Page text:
I finally reached out to my midwife and she prescribed me an antidepressant, and I started once a week therapy. I had started to feel better. ‘I should have sought help sooner.’ I thought. I dared to go out in public, go shopping, and be around my family. I started to regain my strength. Even though I was still struggling with my ability to bond with Molly, things were starting to look up. Two weeks after the start of my new medication, I had a really rough night. The fragile framework of my life that I had barely started to rebuild crumbled. My anxiety and depression flooded over me. I stopped eating, sleeping and caring for myself. Caring for Molly was impossible. The intrusive thoughts I had before overtook my days. I said awful things to Dan about Molly. I wished terrible things and I did some pretty horrible things. I was not in my right state of mine, and at the time I thought I was going crazy. I wanted to run away. I wanted to start over. I wanted it to end. I was alone. No one feels like this after they have the baby that they so badly wanted. I was quickly spiraling out of control. At this point most everyone close to me knew I was in a bad place, and that something more serious than baby blues was happening.

On the morning of August 14, 2014, I couldn’t take it anymore. I believed that Molly and my family would be better off without me in their lives. I would free them all from the devastation that I was causing them. But that morning my mom saved me. I do not know where I would be today without her. Dan took me straight to the emergency room and I was directly admitted to the mental health unit at the hospital. I was there for 2 weeks. When I arrived, I didn’t want anything to do with Molly. When Dan would visit, I told him I did not want to know how she was doing. I did not want him to mention her to me because at that time I felt like she ruined my life. The doctors adjusted my medications and started me in group therapy. They also gave me medication to help me get some rest. It had been weeks since I’d slept or ate. After a few days of new medication and quality sleep my appetite slowly came back. I started coming out of my hospital room to the ‘common area’ and participated more during groups. I remember a mental health doctor saying, ‘I wish I knew how to help you, but I don’t. You are not alone though; many women face these challenges’. Everyone kept telling me I wasn’t alone that I wasn’t the only one who ever had these thoughts, and anxieties. Yet, there was no where I could turn for help specifically for moms. As the days passed, I began to feel for the first time in months that things made sense. A week passed and I asked about Molly. I even asked Dan to bring in photo album of her. By the end of my hospital stay I wanted to see my daughter. And Dan brought Molly to see me. It was a strange visit for me. I enjoyed seeing her, but I felt like she was a complete stranger to me. It was as if she wasn’t my baby, but regardless I was able to hug her and kiss her, something I hadn’t done since she was born.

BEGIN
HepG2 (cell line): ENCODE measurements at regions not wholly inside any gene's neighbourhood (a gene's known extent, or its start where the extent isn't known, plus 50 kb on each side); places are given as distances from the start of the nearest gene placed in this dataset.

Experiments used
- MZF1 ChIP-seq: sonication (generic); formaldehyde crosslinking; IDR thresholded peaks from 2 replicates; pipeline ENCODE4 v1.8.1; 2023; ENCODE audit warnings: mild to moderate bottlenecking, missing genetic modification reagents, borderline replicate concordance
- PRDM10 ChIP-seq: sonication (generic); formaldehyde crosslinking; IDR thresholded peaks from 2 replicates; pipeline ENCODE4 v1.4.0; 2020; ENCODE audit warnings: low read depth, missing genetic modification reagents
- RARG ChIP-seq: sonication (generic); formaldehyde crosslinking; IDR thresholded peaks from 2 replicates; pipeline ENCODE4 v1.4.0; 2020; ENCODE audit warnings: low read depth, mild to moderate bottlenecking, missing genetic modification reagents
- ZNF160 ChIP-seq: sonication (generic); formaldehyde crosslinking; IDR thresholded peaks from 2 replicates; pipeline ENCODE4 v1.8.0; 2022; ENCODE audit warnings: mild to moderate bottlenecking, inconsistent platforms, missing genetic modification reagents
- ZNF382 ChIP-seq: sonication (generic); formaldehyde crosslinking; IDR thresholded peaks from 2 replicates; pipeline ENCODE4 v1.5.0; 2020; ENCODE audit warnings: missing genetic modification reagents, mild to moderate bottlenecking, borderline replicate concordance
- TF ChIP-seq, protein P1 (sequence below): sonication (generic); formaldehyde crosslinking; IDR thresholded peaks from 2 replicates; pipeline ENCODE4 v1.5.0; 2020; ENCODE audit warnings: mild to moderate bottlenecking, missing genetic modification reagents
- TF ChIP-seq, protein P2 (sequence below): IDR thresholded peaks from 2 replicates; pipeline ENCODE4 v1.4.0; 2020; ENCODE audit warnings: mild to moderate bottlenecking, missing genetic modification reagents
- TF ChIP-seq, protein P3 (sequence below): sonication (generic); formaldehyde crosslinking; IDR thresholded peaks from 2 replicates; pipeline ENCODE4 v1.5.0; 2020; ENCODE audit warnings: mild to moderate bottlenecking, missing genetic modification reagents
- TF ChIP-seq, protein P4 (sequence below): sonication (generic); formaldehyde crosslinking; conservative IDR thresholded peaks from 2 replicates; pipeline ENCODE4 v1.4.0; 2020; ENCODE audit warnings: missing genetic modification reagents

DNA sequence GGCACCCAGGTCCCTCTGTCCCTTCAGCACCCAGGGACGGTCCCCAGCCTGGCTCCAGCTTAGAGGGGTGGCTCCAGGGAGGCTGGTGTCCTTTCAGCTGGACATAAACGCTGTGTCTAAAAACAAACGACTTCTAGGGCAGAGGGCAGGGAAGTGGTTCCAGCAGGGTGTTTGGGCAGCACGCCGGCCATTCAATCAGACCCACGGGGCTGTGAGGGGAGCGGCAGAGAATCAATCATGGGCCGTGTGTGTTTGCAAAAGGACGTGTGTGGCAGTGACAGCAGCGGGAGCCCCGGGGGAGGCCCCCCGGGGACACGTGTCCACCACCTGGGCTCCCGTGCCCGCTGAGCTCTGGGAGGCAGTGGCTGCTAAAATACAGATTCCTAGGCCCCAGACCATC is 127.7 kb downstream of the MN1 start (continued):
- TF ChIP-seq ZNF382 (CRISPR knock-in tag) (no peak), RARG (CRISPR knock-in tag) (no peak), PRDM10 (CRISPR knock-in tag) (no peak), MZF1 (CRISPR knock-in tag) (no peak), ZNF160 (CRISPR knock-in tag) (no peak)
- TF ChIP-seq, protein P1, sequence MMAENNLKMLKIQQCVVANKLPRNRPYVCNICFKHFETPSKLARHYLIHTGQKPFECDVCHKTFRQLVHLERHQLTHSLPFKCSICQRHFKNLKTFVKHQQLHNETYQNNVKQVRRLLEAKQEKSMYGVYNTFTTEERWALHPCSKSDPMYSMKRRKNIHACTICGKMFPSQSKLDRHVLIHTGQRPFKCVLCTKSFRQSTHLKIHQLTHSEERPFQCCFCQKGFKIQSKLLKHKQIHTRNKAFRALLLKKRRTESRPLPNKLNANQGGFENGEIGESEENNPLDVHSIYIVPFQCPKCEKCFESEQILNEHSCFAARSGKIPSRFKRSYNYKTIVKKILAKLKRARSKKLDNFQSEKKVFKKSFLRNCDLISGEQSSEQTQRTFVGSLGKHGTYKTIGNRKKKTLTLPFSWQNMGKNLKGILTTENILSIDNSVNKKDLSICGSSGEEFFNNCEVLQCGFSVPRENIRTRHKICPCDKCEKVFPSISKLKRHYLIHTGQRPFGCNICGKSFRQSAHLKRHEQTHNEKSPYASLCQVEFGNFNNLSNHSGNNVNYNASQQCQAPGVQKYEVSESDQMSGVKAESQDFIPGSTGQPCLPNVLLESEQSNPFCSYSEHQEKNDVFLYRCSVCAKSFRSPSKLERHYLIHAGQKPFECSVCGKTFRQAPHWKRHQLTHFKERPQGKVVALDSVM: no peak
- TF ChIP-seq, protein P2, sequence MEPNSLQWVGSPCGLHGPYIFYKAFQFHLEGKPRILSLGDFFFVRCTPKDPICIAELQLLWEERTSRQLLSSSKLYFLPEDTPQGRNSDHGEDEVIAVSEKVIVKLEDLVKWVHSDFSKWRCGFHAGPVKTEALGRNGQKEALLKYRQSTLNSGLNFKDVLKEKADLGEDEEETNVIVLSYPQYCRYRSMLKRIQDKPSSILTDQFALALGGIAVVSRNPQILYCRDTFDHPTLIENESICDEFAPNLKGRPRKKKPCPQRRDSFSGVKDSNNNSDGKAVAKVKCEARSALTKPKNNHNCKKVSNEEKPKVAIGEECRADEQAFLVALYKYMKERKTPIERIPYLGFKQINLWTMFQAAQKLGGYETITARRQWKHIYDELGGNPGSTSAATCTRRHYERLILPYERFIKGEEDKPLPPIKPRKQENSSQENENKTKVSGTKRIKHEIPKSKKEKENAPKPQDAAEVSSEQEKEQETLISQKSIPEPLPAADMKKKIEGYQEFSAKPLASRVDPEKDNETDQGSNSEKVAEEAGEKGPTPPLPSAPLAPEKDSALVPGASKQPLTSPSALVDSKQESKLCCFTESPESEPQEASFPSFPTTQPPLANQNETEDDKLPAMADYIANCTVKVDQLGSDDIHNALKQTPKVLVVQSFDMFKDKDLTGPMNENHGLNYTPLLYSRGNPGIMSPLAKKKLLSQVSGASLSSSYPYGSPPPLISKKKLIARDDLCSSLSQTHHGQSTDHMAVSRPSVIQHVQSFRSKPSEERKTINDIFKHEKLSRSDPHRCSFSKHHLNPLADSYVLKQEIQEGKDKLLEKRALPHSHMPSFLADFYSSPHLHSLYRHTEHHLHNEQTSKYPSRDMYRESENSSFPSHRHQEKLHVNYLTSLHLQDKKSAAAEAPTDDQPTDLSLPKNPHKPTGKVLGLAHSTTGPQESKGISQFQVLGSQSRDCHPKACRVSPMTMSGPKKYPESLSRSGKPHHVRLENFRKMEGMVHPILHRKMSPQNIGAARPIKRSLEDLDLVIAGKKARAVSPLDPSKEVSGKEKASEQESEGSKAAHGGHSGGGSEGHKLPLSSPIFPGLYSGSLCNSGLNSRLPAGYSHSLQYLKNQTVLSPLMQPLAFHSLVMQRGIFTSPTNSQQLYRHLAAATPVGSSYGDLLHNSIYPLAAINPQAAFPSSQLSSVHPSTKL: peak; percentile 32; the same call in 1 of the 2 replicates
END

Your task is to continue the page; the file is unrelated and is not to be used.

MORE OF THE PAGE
After discharge I had to attend an intense outpatient therapy program, continued my medications, and I wasn’t to be left alone with Molly until we were sure I was well. Slowly my life was getting back on track. After 4 weeks of IOP I was cleared from the program, able to start work again, and able to start caring for Molly alone. I was incredibly afraid, but I did it. I spoke of my fears of being alone with her in my therapy sessions and I worked through it little by little. It took me a long time to recover, but I did it. Going to the hospital was scary for me and everyone in my family, but in the end, it helped save my life, and helped me put the pieces back together.

Fast forward five years later and Molly is the favorite part of my day, the light of my life, and my best friend. We have an unbreakable bond that I will forever hold near and dear to my heart. She has helped me in more ways than I can count. She taught me that I can get through anything, and that I am a strong survivor. My experience with Molly helped me, and now it is helping me help other moms.

Courtesy Amanda Brown

Once I was well, the number one thing I wanted to do was to help other families who were struggling with similar situations. I never want another woman or family to feel alone. When I opened up about my story, so many other women opened up to me about their own personal journeys with perinatal mood disorders. Every woman should feel comfortable enough to talk about their struggles with their doctors, therapist, family and friends without fear of being judged, ridiculed, or shamed. It is not our fault that we have a mood disorder, and in order for any woman to get better, she needs treatment. The more stigma we place on mental health the less people will come forward with the challenges that can impact the rest of their lives. As a society we must not only decrease the stigma surrounding perinatal mood disorders but also educate providers, healthcare workers, lawyers, family and friends so we can recognize those who are suffering and better treat them.

If you’re a mom who is reading this and find yourself feeling guilty, depressed, or anxious please speak up. Please Talk with your family, friends and your provider. You DO NOT have to go through this alone. You can enjoy motherhood, and you will if you just recognize how you’re feeling and get treatment. Please don’t keep it bottled up like I did. The faster you seek help, the faster you will feel like yourself again.”

Courtesy Amanda Brown

This story was submitted to Love What Matters by Amanda Brown, 32, of Hope for Maine Moms and Families. Follow her on Facebook here. Do you have a similar experience? We’d like to hear your important journey. Submit your own story here. Be sure to subscribe to our free email newsletter for our best stories, and YouTube for our best videos.